Anti-virus software: If you use AVG's free software, it will sell your data

Many security experts have been urging the public not to take up the offer

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The Independent Tech

This week I was introduced to the word "Tanstaafl", which may sound like a new, bottle-conditioned Trappist beer but is actually an acronym for "there ain't no such thing as a free lunch". As we humans wend our weary way towards extinction, we're becoming increasingly suspicious of the word "free" and the internet has played an important role in escalating our cynicism. Thousands of services claim to be free, but surreptitiously accumulate knowledge of our online gambling habit or our love of Delft pottery and somehow sell that information to third parties. As the now familiar warning goes: if something is free, YOU are the product – and that was highlighted this week in a bold announcement by Czech anti-virus company AVG. In summary: if you use its free software, it will be selling your data.

Data-flogging is an important income stream for many companies, but most of them do their best not to tell us about it, either by mumbling vague, corporate platitudes about our privacy being at the cornerstone of their business, or by burying the relevant information on page 39 of the terms and conditions. Not so with AVG; it drew attention to its new privacy policy with a chirpy YouTube video featuring a trad jazz soundtrack and the relevant details acted out by three people using mime. (Yes, mime.) If you've never seen someone trying to convey the idea of metadata using expressive gestures, it's definitely worth a look – but the message is clear. Personal data (such as name, address, phone number, IP address and location) may be shared "in limited circumstances", while non-personal data (device brand, browsing and search history, advertisement history, apps used) will be shunted on to other companies willy-nilly. "This is what we're doing, so take it or leave it," it is, in effect, saying.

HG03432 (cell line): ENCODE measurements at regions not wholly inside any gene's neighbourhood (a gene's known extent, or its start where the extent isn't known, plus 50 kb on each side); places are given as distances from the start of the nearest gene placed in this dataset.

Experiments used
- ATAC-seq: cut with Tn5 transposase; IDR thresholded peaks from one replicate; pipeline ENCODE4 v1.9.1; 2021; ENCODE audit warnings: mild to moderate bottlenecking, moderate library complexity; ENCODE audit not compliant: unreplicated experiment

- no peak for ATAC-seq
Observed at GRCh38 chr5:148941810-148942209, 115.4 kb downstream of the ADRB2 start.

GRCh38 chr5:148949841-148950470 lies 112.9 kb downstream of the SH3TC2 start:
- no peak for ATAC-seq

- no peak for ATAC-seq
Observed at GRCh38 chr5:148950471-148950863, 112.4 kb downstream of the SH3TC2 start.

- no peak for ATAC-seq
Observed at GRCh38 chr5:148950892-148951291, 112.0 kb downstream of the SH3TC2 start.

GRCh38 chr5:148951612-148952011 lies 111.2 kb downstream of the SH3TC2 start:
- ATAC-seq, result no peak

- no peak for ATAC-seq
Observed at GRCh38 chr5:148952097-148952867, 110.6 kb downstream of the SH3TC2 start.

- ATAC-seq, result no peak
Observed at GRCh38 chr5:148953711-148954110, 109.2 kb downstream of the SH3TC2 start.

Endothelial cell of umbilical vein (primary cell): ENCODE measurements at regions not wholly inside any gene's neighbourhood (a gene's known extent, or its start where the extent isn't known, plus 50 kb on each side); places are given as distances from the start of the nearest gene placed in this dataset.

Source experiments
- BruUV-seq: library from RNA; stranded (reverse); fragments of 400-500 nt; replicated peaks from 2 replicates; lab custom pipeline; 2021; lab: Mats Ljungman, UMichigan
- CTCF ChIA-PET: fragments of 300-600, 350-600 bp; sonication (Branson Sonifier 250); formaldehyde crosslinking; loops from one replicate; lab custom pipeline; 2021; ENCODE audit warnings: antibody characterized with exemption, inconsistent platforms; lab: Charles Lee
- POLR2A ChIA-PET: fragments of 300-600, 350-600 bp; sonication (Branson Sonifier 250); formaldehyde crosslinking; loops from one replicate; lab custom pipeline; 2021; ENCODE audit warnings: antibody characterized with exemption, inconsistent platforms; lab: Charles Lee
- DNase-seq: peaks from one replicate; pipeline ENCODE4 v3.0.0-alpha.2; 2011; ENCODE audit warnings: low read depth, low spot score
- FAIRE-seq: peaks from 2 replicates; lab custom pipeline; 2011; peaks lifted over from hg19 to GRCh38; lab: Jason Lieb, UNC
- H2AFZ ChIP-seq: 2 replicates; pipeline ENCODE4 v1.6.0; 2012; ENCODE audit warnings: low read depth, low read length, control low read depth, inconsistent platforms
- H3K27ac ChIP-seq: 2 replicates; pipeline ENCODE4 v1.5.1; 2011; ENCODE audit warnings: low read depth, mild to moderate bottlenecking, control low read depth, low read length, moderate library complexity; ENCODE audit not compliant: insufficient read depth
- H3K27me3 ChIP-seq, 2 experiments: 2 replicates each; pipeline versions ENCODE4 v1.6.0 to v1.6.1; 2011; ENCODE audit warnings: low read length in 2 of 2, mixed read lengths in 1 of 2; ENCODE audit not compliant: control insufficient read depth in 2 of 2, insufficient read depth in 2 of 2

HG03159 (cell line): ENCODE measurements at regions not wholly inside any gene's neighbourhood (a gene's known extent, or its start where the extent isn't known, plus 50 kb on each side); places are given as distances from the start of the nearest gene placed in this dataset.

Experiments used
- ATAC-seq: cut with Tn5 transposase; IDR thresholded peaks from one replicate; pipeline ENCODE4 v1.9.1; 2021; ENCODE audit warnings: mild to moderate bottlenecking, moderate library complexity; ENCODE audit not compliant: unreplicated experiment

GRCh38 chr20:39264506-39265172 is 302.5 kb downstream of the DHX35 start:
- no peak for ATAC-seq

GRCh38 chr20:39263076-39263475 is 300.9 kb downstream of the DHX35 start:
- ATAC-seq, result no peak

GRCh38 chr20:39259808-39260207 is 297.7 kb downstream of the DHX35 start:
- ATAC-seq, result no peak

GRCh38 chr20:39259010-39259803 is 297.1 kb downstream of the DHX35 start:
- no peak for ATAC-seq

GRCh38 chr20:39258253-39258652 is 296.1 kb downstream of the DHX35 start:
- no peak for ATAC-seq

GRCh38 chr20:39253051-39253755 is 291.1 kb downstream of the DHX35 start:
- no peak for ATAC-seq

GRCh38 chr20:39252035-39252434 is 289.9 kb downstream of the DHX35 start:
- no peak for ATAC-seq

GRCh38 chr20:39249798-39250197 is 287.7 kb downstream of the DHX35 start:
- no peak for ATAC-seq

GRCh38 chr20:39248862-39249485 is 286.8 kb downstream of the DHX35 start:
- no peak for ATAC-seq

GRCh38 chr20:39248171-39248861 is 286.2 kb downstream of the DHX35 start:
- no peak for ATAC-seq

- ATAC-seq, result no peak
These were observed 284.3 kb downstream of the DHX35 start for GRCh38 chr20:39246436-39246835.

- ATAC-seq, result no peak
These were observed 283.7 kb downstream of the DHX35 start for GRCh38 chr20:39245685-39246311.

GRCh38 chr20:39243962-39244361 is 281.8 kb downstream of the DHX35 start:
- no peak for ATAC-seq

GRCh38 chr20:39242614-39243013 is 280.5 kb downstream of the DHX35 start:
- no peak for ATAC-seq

With AVG the third-biggest global provider of antivirus software (after Microsoft and Avast) it's a significant statement, and many security experts have been urging the public to leave it rather than take it. After all, the provider of your antivirus software is in a unique a position of trust, so why continue using it if it has become "spyware"? Some have gone further, mocking AVG's concept of "non-personal" data; you could easily be identified from your browsing history, they say, despite the company's assurance that said data is anonymised. Others have smugly questioned why anyone could possibly still be using AVG when there's other, newer, more highly regarded free software on the market such as Panda, Bitdefender or Malwarebytes.

A more pertinent question, perhaps, is why so many of us are persistently unwilling to pay for a product that is, arguably, critical to our online safety. It seems that our cynicism about the "free" status of software and services is ultimately overridden by the fact that we'd rather do anything than cough up money to use them. Often, the moment we cease to care about our privacy coincides with the moment we decline to tap in our 16-digit card number, and while AVG has been cast as the villain for daring to make money from a product that it provides for zero pounds a pop, at least it's being upfront about it.

With that slightly annoying mime video, it has come pretty close to saying "Tanstaafl" to its customers: if you're not prepared to pay for useful things, you will end up paying in some other, more nebulous way that's becoming increasingly difficult to quantify.

Twitter.com/rhodri

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